Canada authorizes first plant-based COVID-19 vaccine

Associated Press

Canada has become the first country to authorize use of a plant-based COVID-19 vaccine.

Canadian regulators said Thursday Medicago’s two-dose vaccine can be given to adults ages 18 to 64, but said there's too little data on the shots in people 65 and older.

The decision was based on a study of 24,000 adults that found the vaccine was 71% effective at preventing COVID-19 — although that was before the omicron variant emerged. Side effects were mild, including fever and fatigue.

This Sept 10, 2021, photo provided by Medicago, shows a tray of N. Benthamiana sprouts inside a Medicago greenhouse, in Quebec City.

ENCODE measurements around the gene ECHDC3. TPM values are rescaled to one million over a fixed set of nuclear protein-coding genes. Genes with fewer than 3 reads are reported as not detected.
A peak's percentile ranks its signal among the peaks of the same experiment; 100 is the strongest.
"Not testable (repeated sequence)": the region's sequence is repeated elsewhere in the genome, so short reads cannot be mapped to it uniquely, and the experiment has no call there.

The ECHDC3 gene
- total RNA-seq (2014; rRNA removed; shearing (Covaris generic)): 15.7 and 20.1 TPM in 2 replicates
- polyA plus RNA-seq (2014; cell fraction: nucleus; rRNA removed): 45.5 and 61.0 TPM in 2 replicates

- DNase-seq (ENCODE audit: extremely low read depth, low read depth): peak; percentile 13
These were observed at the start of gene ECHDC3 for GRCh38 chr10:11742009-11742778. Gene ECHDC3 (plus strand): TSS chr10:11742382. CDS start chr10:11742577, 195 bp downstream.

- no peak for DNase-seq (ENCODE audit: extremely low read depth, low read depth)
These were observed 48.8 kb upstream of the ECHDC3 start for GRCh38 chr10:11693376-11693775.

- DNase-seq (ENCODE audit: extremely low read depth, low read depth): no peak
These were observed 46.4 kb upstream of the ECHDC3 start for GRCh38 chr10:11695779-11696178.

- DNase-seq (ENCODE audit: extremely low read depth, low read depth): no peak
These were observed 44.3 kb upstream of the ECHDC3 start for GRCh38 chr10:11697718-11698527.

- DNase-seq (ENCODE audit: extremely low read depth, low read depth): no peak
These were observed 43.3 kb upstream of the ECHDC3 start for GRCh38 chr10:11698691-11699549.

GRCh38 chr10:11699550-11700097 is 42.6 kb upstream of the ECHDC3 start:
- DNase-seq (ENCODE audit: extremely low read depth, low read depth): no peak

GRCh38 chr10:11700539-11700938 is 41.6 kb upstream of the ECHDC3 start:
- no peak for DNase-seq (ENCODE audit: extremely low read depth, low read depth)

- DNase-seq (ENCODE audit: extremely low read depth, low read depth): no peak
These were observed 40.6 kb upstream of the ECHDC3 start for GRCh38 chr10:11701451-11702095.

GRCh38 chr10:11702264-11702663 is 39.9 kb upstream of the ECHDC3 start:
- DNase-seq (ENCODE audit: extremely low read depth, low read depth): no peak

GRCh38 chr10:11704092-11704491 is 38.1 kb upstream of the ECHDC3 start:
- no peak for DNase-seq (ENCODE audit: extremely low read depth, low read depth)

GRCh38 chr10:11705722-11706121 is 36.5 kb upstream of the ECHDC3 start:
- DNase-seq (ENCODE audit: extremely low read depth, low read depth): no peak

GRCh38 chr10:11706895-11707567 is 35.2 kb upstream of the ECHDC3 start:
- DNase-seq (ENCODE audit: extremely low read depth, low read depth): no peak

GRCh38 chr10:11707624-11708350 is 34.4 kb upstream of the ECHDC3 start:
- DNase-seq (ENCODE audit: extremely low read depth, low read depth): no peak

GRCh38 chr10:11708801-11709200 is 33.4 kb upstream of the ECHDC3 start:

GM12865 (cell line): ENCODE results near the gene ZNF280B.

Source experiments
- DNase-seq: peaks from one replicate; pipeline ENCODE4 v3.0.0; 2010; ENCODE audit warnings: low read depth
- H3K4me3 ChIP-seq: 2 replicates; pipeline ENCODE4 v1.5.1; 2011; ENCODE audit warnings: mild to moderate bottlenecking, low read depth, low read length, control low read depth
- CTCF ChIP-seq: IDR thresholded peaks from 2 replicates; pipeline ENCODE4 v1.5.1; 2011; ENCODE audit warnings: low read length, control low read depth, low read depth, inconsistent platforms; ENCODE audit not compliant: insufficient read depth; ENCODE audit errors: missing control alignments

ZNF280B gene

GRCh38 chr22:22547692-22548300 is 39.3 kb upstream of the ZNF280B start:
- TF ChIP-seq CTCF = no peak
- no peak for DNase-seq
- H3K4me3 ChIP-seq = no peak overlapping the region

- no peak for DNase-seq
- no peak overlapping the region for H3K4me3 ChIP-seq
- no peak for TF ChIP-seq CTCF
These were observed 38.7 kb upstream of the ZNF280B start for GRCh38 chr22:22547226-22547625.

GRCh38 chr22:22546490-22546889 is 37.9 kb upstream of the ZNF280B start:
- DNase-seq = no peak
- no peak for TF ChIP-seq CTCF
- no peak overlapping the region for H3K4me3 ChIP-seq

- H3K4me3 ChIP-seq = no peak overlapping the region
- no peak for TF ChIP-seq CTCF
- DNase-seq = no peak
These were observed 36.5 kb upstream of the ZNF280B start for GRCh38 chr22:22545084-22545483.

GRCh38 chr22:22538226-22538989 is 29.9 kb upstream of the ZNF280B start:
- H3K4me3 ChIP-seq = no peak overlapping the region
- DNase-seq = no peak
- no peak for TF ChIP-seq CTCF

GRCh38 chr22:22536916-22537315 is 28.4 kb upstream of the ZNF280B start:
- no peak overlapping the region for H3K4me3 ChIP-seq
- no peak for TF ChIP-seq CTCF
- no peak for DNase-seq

Medicago uses plants as living factories to grow virus-like particles, which mimic the spike protein that coats the coronavirus. The particles are removed from the plants’ leaves and purified. Another ingredient, an immune-boosting chemical called an adjuvant that is made by British partner GlaxoSmithKline, is added to the shots.

While numerous COVID-19 vaccines have been rolled out around the world, global health authorities are looking to additional candidates in hopes of increasing the worldwide supply.

Quebec City-based Medicago is developing plant-based vaccines against multiple other diseases, and the COVID-19 vaccine may help spur more interest in this new method of medical manufacturing.

The Associated Press Health and Science Department receives support from the Howard Hughes Medical Institute’s Department of Science Education. The AP is solely responsible for all content.